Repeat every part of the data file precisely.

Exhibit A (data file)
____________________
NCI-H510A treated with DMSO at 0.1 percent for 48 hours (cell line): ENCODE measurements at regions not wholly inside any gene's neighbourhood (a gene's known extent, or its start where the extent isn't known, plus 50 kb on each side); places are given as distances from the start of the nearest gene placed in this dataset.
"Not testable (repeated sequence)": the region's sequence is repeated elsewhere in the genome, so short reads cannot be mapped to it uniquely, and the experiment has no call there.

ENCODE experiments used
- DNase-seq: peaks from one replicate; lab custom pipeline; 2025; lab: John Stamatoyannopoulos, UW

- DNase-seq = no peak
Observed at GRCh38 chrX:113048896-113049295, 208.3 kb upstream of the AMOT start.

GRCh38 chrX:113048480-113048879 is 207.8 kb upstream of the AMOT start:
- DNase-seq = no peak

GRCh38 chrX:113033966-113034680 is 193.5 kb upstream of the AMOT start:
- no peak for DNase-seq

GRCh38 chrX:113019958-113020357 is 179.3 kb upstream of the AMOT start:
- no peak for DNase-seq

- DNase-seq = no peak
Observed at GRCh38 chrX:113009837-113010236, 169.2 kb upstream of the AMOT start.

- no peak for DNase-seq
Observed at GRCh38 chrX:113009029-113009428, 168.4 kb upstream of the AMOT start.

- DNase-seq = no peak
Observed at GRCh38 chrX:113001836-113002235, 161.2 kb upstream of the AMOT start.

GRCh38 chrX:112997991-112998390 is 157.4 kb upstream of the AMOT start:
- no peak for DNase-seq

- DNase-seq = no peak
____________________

NCI-H510A treated with DMSO at 0.1 percent for 48 hours (cell line): ENCODE measurements at regions not wholly inside any gene's neighbourhood (a gene's known extent, or its start where the extent isn't known, plus 50 kb on each side); places are given as distances from the start of the nearest gene placed in this dataset.
"Not testable (repeated sequence)": the region's sequence is repeated elsewhere in the genome, so short reads cannot be mapped to it uniquely, and the experiment has no call there.

ENCODE experiments used
- DNase-seq: peaks from one replicate; lab custom pipeline; 2025; lab: John Stamatoyannopoulos, UW

- DNase-seq = no peak
Observed at GRCh38 chrX:113048896-113049295, 208.3 kb upstream of the AMOT start.

GRCh38 chrX:113048480-113048879 is 207.8 kb upstream of the AMOT start:
- DNase-seq = no peak

GRCh38 chrX:113033966-113034680 is 193.5 kb upstream of the AMOT start:
- no peak for DNase-seq

GRCh38 chrX:113019958-113020357 is 179.3 kb upstream of the AMOT start:
- no peak for DNase-seq

- DNase-seq = no peak
Observed at GRCh38 chrX:113009837-113010236, 169.2 kb upstream of the AMOT start.

- no peak for DNase-seq
Observed at GRCh38 chrX:113009029-113009428, 168.4 kb upstream of the AMOT start.

- DNase-seq = no peak
Observed at GRCh38 chrX:113001836-113002235, 161.2 kb upstream of the AMOT start.

GRCh38 chrX:112997991-112998390 is 157.4 kb upstream of the AMOT start:
- no peak for DNase-seq

- DNase-seq = no peak